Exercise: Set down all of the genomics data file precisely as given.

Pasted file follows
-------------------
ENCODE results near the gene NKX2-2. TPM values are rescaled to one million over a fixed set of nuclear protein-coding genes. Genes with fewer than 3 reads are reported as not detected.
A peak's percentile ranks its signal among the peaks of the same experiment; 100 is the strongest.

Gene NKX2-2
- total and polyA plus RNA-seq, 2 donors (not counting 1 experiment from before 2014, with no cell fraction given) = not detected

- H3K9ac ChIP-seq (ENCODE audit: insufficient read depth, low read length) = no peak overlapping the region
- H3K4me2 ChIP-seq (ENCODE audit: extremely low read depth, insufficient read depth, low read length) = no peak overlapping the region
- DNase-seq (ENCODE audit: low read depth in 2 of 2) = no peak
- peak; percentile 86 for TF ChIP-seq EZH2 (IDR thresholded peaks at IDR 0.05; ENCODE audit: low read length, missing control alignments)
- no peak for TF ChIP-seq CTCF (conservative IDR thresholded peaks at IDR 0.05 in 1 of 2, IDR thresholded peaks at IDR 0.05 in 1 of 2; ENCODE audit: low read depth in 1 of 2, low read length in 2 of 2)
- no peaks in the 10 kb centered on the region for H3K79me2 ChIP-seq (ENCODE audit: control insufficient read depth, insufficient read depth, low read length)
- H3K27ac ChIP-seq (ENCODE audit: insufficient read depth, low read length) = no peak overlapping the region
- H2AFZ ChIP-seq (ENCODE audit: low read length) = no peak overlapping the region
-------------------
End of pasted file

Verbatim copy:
ENCODE results near the gene NKX2-2. TPM values are rescaled to one million over a fixed set of nuclear protein-coding genes. Genes with fewer than 3 reads are reported as not detected.
A peak's percentile ranks its signal among the peaks of the same experiment; 100 is the strongest.

Gene NKX2-2
- total and polyA plus RNA-seq, 2 donors (not counting 1 experiment from before 2014, with no cell fraction given) = not detected

- H3K9ac ChIP-seq (ENCODE audit: insufficient read depth, low read length) = no peak overlapping the region
- H3K4me2 ChIP-seq (ENCODE audit: extremely low read depth, insufficient read depth, low read length) = no peak overlapping the region
- DNase-seq (ENCODE audit: low read depth in 2 of 2) = no peak
- peak; percentile 86 for TF ChIP-seq EZH2 (IDR thresholded peaks at IDR 0.05; ENCODE audit: low read length, missing control alignments)
- no peak for TF ChIP-seq CTCF (conservative IDR thresholded peaks at IDR 0.05 in 1 of 2, IDR thresholded peaks at IDR 0.05 in 1 of 2; ENCODE audit: low read depth in 1 of 2, low read length in 2 of 2)
- no peaks in the 10 kb centered on the region for H3K79me2 ChIP-seq (ENCODE audit: control insufficient read depth, insufficient read depth, low read length)
- H3K27ac ChIP-seq (ENCODE audit: insufficient read depth, low read length) = no peak overlapping the region
- H2AFZ ChIP-seq (ENCODE audit: low read length) = no peak overlapping the region